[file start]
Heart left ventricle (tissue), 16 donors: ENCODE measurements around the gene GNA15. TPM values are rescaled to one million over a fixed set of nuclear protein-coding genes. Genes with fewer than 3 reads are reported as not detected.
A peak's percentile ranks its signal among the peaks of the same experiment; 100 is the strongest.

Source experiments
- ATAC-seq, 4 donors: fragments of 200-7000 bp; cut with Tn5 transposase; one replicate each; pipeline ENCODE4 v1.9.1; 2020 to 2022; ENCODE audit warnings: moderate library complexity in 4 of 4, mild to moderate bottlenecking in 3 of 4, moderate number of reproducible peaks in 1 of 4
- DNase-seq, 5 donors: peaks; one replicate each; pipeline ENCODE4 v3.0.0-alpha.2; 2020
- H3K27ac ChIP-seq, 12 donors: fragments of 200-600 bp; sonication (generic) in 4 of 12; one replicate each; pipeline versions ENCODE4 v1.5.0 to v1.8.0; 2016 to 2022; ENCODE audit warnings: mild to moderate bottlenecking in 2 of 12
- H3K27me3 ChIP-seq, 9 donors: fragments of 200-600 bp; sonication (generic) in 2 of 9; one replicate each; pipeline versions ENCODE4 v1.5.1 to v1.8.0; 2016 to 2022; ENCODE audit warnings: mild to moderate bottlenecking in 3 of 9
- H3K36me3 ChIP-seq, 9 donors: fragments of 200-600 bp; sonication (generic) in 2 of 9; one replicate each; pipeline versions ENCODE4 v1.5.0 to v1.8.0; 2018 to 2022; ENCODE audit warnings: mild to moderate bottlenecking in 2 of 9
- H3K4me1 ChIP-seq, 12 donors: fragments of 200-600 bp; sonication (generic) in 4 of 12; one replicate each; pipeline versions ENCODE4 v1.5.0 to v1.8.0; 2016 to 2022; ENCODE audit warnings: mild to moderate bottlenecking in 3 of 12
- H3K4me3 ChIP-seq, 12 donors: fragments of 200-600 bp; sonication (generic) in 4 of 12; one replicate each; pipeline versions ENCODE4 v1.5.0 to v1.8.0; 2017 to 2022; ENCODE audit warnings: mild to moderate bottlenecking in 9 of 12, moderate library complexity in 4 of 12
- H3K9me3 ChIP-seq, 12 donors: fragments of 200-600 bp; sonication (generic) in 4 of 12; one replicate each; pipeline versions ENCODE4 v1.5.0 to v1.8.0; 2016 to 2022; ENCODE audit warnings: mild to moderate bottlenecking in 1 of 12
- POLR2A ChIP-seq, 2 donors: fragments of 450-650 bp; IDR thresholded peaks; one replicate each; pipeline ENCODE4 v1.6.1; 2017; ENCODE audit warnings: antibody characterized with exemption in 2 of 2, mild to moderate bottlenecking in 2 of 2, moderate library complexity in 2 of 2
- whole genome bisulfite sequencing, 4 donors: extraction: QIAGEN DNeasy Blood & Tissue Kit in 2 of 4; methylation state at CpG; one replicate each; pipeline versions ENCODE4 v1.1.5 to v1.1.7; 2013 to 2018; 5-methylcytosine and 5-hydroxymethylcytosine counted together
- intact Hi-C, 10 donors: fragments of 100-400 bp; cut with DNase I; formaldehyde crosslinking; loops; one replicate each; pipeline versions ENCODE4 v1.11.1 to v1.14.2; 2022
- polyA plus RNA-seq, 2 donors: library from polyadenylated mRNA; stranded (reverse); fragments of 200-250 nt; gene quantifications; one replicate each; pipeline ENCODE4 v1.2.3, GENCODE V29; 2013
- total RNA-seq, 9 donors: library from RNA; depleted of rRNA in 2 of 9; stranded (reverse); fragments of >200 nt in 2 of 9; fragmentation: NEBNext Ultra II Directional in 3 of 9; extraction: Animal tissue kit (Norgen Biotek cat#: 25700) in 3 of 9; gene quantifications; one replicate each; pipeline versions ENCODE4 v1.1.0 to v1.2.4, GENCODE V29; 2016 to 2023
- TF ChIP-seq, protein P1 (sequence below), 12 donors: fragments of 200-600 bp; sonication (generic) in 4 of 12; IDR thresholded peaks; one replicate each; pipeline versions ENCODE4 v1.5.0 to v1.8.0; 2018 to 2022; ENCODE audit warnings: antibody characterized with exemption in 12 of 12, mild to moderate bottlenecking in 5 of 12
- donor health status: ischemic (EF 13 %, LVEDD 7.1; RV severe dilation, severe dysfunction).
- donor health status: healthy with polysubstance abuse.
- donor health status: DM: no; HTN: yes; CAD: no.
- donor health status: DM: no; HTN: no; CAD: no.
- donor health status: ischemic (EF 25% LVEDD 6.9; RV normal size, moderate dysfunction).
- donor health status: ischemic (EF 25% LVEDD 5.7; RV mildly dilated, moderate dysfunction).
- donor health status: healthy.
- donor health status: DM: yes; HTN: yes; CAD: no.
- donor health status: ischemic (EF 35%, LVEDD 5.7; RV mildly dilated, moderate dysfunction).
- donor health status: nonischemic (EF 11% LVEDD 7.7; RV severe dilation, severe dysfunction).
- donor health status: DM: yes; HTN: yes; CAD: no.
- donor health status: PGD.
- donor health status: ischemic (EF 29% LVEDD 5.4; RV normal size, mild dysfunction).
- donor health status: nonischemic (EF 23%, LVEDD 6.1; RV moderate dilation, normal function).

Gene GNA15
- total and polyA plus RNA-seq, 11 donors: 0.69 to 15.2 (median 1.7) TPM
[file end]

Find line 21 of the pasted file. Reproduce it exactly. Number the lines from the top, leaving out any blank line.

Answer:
- donor health status: DM: no; HTN: no; CAD: no.